Theatre Review: You Stupid Darkness! by Sam Steiner

Community and culture correspondent Julie Bird reviews You Stupid Darkness! by Sam Steiner, Southwark Playhouse, SE1

You Stupid Darkness, the first performance of which took place on 7 February 2019  at Theatre Royal Plymouth, transferred to Southwark Playhouse in London in January 2020 and is running until 22 February.

South East London Blog, You Stupid Darkness! Sam Steiner, Southwark Playhouse, SE1

The play focuses on four volunteers who come together once a week at night time.  Outside their murky office the world rages with some kind of enduring apocalypse, although precisely what is going on is left to the audience’s imagination with the significant help of lighting and sound effects and towards the end, the flooding of the office.

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Inside the office, the volunteers field calls from distressed and anxious people caught up in this frightening experience which threatens everybody’s existence.  This is a play of humour and contrasts, skilfully portrayed by Andrew Finnigan, Lydia Larson (a captivating performance), Jenni Maitland and Andy Rush.  Darkness and light, sadness and laughter, foreboding and optimism intermingle and intertwine throughout the play.

Ali Wright
South East London Blog, You Stupid Darkness! Sam Steiner, Southwark Playhouse, SE1


In essence, this is a play also about negotiating the threat of life as we know it falling apart, and those threads that we find to keep it together amidst the chaos.  The office is falling apart, but the volunteers find ways of getting around its limitations so that they can continue their vital work of consoling others in the community.  The fearful callers whose inner world is falling apart receive a listening ear and messages of hope from the volunteers who somehow manage to work with their own distress sufficiently to be there for another.  The relationships between the volunteers also reflects the stress in their own lives – threatening  to disintegrate their connections.  Yet, at the end we see how they too are able to recover and join together in their united goal.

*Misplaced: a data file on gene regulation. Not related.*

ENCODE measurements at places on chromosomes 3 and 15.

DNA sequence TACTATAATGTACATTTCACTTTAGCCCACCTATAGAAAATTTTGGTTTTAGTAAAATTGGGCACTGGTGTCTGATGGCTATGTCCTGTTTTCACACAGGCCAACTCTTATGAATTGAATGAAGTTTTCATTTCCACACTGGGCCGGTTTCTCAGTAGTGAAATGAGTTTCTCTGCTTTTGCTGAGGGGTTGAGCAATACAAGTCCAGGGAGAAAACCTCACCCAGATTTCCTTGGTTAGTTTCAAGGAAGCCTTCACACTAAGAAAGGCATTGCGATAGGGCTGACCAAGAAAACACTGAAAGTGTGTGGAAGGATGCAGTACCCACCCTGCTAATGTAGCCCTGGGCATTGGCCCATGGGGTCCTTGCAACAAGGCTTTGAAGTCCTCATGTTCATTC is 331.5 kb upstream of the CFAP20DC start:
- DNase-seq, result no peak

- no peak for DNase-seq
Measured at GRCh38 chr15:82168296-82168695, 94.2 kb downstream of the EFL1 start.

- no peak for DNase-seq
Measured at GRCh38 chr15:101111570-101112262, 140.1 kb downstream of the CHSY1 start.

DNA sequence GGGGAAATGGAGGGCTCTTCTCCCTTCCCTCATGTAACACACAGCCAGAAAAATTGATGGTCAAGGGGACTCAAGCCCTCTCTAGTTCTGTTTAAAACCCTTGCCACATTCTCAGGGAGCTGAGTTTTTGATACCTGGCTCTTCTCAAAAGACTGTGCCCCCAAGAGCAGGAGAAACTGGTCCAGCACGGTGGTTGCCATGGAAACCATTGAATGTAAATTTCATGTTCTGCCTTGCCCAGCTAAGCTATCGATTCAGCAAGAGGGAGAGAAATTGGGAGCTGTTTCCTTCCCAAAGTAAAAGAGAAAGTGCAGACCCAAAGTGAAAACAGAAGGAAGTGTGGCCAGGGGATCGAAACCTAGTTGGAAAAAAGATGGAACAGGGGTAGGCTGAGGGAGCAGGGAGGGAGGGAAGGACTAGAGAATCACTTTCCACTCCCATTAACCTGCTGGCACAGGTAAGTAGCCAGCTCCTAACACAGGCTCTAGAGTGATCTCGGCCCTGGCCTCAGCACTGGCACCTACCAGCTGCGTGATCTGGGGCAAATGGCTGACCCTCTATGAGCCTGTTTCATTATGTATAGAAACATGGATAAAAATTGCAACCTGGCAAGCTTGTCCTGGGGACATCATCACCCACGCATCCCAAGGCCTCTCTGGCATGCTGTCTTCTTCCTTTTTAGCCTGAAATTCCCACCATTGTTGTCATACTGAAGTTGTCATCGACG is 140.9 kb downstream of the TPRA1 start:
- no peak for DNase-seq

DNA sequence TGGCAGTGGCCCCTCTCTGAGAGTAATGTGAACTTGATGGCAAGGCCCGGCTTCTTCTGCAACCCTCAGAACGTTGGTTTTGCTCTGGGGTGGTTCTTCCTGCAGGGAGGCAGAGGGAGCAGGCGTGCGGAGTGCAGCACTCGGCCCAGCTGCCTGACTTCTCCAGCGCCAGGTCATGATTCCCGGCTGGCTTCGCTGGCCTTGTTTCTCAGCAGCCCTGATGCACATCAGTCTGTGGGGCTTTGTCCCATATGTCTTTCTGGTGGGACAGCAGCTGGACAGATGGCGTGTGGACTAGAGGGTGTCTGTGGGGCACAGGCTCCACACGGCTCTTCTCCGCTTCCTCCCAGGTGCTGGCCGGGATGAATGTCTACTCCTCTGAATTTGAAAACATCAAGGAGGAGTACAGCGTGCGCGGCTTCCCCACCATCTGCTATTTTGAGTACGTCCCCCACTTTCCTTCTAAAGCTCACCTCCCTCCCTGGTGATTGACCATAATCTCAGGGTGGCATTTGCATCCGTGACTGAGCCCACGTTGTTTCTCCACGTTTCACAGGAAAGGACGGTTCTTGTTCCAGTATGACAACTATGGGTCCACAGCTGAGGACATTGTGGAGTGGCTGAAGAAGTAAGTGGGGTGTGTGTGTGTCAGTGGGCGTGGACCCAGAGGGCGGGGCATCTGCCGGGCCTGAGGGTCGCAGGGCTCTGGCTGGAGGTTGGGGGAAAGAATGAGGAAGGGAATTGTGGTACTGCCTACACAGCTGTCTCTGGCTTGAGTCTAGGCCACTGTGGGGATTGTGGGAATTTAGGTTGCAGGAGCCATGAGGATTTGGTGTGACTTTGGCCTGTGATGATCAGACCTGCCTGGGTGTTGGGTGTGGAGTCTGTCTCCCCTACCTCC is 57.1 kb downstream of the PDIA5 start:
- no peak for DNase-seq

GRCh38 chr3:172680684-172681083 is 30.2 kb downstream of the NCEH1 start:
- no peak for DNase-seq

This play made us laugh, cry a little and feel genuine emotion over the relationship and dynamics between the workers, and brings to light the day to day relationships, life’s joys, sadness, tasks and emotions we all have to deal with in today’s society, and how we cope.


The Southwark Playhouse (77-85 Newington Causeway, London SE1 6BD) is an intimate, welcoming and informal venue with an inviting bar space.

Times: Monday to Saturday 7.30 p.m.  Matinees Tuesday and Saturday 3.00 p.m.  Tickets: £22 / £18 concessions.

Bookings: Phone – 020 7407 0234; Online –; In Person – Monday to Saturday from midday.



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